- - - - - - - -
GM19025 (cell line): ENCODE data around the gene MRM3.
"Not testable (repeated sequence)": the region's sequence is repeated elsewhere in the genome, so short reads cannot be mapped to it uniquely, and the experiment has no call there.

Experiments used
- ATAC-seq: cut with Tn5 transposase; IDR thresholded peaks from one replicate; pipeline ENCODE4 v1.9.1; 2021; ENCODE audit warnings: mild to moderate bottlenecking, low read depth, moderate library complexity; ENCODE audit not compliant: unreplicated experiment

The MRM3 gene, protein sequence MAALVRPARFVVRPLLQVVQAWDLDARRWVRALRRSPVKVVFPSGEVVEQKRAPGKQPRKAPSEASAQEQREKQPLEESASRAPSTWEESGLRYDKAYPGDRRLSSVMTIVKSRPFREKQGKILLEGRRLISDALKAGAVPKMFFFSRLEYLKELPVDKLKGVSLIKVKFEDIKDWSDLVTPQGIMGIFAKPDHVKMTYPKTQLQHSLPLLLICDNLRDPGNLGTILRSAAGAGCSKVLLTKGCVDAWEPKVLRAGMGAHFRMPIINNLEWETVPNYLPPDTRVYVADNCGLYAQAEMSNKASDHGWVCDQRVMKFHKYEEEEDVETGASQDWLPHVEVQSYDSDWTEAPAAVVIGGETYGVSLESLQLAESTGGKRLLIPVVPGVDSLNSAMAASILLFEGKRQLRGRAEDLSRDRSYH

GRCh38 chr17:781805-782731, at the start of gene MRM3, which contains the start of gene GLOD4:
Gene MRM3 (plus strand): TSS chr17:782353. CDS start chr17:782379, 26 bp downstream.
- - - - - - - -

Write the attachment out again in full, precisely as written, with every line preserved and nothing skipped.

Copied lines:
GM19025 (cell line): ENCODE data around the gene MRM3.
"Not testable (repeated sequence)": the region's sequence is repeated elsewhere in the genome, so short reads cannot be mapped to it uniquely, and the experiment has no call there.

Experiments used
- ATAC-seq: cut with Tn5 transposase; IDR thresholded peaks from one replicate; pipeline ENCODE4 v1.9.1; 2021; ENCODE audit warnings: mild to moderate bottlenecking, low read depth, moderate library complexity; ENCODE audit not compliant: unreplicated experiment

The MRM3 gene, protein sequence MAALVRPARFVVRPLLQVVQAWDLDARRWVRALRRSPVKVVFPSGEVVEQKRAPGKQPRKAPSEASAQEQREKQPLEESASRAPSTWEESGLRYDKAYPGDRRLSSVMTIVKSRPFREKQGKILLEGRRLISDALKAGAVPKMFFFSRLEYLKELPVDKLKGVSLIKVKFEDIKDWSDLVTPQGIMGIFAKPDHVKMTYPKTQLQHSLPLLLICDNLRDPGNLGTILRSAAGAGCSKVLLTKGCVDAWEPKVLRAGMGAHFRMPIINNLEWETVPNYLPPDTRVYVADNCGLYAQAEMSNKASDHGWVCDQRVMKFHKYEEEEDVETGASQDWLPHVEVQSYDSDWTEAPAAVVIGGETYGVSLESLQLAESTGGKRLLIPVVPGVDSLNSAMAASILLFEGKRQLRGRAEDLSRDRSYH

GRCh38 chr17:781805-782731, at the start of gene MRM3, which contains the start of gene GLOD4:
Gene MRM3 (plus strand): TSS chr17:782353. CDS start chr17:782379, 26 bp downstream.